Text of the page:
This raises an interesting point. Historically, going back to the aftermath of the First World War, the Royal Canadian Legion has been the dominant voice of Canadian veterans. In recent decades, however, with the passing of so many Second World War veterans, the Legion’s numbers have declined dramatically. Furthermore, fewer than one-third their members today have seen military service, and the percentage continues to decrease. Meanwhile, dozens of new veterans organizations have appeared on the scene. Although all of these, in representing specific groups of veterans, have a legitimate role to play, the net result has been a serious dilution of the collective influence of veterans at large. Against this background a few small militant groups, in going public so forcefully with their criticism and demands, give the impression that they speak for all veterans.

 But many of today’s veterans – perhaps the great majority – are uncomfortable with some of the rhetoric that has dominated recent headlines. One reason is the growing feeling that the aggressive approach may very well be counterproductive, because of a risk that it might alter the positive image that the Canadian public holds of its veterans, which in turn could influence government support for the community. More to the point, unduly antagonizing the officials of VAC can scarcely lead to a productive working environment in the search for solutions to current problems. 

 Given the weakening of the Legion’s once dominant position and the proliferation of new veterans organizations, there is a need for some form of overarching new veterans organization, perhaps under the leadership of the Legion, drawing together the many and varied groups that exist today. Unfortunately, recent attempts in this direction have not been successful, but the need remains. The entire veterans community must come together from time to time to debate the really important issues of the day, thereby building a strong consensus on how these should be resolved. Only then can veterans speak convincingly and forcefully  - yet constructively - in seeking solutions from the government of the day.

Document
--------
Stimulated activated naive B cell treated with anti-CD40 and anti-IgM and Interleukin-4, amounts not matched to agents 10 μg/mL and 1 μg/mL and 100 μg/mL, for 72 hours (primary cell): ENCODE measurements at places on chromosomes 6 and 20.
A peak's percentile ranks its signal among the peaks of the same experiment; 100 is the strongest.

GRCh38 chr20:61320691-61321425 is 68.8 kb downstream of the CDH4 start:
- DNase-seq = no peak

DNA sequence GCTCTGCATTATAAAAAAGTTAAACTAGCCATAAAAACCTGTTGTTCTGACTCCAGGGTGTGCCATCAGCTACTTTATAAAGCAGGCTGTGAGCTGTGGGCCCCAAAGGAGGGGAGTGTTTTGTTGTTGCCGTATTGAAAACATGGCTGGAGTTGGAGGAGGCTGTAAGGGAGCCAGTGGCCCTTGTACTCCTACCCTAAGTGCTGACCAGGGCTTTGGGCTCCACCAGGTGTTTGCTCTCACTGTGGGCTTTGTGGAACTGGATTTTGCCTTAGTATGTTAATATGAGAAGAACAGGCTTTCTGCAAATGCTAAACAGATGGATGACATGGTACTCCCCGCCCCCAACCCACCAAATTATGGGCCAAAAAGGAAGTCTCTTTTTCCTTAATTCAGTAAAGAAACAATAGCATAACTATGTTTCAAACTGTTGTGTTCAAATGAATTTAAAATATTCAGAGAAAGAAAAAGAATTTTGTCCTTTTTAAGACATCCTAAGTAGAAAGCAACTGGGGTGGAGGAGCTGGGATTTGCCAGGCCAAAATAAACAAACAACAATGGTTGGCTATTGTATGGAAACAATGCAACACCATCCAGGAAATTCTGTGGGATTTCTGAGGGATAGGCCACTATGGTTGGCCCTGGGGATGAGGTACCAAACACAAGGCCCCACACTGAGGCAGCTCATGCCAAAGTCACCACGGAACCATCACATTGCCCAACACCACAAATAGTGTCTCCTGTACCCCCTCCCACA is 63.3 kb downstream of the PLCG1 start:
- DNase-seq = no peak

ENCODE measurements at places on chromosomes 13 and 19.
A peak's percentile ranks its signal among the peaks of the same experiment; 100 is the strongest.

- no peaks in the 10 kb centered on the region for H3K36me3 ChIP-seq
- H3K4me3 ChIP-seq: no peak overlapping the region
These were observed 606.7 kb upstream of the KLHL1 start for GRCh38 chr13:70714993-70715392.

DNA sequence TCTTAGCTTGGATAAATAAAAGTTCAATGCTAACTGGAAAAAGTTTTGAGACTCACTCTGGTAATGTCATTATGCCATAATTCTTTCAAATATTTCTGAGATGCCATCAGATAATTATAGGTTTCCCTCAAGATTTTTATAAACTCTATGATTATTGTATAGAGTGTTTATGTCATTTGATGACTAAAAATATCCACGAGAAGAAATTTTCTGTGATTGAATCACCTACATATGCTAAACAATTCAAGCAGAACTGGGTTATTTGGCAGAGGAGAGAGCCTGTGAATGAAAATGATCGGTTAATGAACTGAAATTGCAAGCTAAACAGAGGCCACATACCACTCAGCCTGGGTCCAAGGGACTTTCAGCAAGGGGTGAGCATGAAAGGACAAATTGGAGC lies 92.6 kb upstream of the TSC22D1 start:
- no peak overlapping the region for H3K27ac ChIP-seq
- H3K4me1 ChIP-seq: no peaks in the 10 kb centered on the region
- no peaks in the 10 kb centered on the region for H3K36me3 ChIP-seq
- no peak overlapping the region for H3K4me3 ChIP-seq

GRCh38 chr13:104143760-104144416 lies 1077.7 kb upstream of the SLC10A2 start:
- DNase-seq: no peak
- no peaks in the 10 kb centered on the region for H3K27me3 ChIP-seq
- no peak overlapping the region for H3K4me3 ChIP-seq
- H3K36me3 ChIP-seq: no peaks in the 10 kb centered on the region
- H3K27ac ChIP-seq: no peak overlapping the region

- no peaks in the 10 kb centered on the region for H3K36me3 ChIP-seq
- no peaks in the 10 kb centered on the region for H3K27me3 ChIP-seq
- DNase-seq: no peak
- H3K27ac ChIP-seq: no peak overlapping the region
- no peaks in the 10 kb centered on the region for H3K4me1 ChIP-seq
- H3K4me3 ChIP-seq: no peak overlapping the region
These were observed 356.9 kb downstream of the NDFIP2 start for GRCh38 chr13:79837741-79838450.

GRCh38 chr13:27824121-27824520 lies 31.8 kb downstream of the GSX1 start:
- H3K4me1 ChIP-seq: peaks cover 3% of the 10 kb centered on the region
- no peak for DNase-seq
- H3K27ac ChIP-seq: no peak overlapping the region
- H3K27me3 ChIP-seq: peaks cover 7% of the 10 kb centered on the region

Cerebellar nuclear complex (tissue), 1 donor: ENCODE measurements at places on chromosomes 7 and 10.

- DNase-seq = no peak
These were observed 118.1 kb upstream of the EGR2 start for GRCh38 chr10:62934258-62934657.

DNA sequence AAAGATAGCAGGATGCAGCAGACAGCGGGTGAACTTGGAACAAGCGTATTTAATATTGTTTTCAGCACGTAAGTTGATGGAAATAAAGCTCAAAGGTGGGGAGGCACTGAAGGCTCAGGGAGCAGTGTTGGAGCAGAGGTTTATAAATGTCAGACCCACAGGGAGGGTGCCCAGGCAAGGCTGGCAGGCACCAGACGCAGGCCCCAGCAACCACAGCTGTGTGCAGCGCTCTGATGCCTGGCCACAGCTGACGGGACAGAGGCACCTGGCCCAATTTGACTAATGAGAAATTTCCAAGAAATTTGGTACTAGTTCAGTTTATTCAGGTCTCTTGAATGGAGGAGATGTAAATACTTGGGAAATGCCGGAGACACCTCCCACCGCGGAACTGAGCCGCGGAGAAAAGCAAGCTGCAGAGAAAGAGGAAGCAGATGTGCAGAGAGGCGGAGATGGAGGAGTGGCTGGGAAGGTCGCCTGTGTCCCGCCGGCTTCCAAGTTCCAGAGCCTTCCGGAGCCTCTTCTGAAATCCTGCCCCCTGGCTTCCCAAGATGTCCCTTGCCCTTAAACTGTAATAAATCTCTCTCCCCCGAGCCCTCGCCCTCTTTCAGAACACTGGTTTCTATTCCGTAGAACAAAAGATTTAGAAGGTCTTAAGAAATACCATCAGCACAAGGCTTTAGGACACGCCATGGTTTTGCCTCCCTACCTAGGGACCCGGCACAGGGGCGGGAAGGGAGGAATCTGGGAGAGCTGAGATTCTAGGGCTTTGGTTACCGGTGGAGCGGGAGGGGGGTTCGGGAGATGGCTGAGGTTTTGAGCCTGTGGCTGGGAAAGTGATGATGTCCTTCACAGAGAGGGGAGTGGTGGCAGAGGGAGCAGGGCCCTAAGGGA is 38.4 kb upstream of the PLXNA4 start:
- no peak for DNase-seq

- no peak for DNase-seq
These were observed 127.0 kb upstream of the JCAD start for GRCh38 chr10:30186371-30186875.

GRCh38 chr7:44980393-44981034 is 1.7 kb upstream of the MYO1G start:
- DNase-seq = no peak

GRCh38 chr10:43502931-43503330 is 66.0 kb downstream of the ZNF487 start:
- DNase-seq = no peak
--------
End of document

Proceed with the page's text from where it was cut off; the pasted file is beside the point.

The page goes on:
Although some veterans may not agree, there is a strong case for establishing a powerful collective voice in this way. It provides the basis for a firm yet co-operative dialogue with the government, for the benefit of all Canadian veterans.

 It’s a move whose time has come.

 Paul Manson was Chief of the Defence Staff from 1986-89. He is currently the Patron of the NATO Veterans Organization of Canada.


National Day of Honour Presentations and Photos

Bob Hartley May 20, 2014